The University of Oxford has received £2.5 million for a research project into type 1 diabetes.

The funding comes from the Type 1 Diabetes Grand Challenge, a partnership between the Steve Morgan Foundation, Diabetes UK, and JDRF UK.

The aim is to ultimately find a cure for the disease.

The funds will be used by Professor David Hodson and his team to investigate how insulin-boosting molecules on the surface of beta cells could be utilised to create better performing lab-grown beta cells.

The team will also explore if these specific molecules could shield transplanted beta cells from the immune system or stimulate new beta cells to develop within the pancreas.

If effective, such beta cell therapies could revolutionise the way type 1 diabetes is treated and even form part of a cure.

With restored ability to produce insulin, individuals with the condition could discontinue their use of insulin injections and pumps, minimise the need for constant blood sugar monitoring, and reduce the chances of diabetes complications.

The backing stems from the Steve Morgan Foundation’s landmark £50 million pledge to hasten promising research that could provide life-altering new treatments for type 1 diabetes.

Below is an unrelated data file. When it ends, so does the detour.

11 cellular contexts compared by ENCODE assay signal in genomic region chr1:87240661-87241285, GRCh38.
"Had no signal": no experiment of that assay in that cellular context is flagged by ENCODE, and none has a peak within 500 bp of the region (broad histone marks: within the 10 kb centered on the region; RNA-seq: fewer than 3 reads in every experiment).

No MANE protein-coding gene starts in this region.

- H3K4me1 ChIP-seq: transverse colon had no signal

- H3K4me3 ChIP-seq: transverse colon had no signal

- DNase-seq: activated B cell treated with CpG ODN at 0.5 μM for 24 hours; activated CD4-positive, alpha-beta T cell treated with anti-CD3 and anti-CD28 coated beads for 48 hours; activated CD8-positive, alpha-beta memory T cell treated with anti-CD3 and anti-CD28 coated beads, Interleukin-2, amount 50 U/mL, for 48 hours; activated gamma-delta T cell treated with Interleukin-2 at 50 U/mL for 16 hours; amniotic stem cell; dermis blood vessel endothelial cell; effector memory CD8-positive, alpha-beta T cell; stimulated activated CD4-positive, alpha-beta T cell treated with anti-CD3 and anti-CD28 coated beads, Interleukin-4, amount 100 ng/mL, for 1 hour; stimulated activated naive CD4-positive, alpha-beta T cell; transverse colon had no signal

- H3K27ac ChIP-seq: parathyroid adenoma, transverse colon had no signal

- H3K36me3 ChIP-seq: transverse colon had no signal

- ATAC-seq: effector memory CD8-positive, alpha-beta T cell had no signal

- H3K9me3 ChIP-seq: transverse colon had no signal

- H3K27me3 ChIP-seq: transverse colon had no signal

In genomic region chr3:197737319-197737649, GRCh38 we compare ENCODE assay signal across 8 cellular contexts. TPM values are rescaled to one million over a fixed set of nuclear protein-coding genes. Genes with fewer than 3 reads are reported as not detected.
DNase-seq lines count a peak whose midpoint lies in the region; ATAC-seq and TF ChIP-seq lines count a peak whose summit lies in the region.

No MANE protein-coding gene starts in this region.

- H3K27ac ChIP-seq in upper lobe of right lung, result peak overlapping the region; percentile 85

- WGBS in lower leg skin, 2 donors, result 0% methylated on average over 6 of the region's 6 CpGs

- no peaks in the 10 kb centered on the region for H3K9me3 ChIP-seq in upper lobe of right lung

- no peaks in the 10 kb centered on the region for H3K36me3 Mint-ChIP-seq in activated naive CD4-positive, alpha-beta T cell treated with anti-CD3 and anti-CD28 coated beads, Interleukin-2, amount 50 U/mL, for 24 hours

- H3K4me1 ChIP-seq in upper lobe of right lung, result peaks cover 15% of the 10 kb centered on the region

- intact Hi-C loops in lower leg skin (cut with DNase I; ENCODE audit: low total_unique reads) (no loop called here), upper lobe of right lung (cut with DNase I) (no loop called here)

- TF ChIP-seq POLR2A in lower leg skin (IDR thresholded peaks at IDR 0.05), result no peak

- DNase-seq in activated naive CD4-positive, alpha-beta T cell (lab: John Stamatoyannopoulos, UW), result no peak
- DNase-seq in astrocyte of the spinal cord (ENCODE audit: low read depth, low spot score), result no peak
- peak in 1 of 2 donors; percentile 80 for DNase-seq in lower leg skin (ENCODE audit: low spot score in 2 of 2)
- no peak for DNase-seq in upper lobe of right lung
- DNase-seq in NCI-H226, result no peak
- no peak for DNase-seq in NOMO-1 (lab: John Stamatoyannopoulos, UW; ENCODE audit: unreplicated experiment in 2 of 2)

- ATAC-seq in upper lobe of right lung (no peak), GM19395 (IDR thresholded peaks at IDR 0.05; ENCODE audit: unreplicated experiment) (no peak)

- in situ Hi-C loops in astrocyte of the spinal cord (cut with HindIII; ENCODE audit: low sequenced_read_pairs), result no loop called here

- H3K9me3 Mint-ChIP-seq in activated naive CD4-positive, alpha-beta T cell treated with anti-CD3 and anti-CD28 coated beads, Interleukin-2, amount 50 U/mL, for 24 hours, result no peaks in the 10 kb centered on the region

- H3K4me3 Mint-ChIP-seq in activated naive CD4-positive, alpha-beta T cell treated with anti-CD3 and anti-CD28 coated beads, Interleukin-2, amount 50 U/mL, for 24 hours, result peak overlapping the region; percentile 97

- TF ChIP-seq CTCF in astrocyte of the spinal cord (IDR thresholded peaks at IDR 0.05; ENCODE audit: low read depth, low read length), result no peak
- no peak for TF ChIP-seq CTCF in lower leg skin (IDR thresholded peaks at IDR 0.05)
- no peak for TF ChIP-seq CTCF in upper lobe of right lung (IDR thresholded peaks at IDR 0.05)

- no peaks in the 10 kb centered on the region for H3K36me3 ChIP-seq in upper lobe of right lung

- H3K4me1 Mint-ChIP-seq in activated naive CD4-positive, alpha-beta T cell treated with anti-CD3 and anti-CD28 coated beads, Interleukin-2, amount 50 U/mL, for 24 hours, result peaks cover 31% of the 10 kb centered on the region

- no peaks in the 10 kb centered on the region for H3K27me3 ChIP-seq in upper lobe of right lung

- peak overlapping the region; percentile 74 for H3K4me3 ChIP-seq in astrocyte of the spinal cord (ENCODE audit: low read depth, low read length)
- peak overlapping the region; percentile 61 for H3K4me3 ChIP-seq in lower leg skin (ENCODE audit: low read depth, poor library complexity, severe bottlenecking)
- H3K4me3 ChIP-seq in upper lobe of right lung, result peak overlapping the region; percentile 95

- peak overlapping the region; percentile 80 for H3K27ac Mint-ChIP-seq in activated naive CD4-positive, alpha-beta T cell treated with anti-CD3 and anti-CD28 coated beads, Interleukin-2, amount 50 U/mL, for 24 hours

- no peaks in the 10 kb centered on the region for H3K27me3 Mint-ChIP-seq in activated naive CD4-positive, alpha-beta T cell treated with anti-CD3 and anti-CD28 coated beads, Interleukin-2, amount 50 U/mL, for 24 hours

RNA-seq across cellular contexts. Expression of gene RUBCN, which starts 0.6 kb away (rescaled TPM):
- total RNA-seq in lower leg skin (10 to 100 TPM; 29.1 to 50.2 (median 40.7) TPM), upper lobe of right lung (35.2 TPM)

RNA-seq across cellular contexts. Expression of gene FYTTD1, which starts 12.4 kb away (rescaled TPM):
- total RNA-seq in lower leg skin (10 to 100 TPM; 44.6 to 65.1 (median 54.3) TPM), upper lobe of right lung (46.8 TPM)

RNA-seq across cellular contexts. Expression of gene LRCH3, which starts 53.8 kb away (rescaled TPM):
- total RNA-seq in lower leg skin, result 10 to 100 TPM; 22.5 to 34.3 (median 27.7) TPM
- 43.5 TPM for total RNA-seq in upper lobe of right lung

Oxford University is among six universities pioneering the new projects, which collectively total over £13 million.

Professor Hodson said: "We’ve developed an ambitious three-prong research programme that spans beta cell replacement, protection and regeneration, so as to give us the best chance of driving discoveries that could make these treatments available for people living with type 1 diabetes."

James Baillie, an Oxford local living with type 1 diabetes, said, "Living with type 1 diabetes is a constant battle with numbers.

"The thought of not having to deal with the daily stressful management of the condition is a welcome one.

"The anxiety of losing my sight would reduce and I wouldn’t feel so much stigma.

"If there is any glimpse of a cure, I'll take it."

Dr Elizabeth Robertson, research director at Diabetes UK, said: "The research we’re getting underway in Oxford and across the UK brings with it fresh hope of a cure for everyone living with type 1 diabetes."

Rachel Connor, research partnerships director at JDRF UK, added: "All six projects hold great promise for people with type 1 diabetes.

"We can’t wait to see the results."

Founders of the Steve Morgan Foundation, Steve and Sally Morgan, said: “This is an exciting moment in our partnership with Diabetes UK and JDRF UK. We are astounded by the innovation and vision of the new projects and look forward to seeing how the research helps us realise our ambition."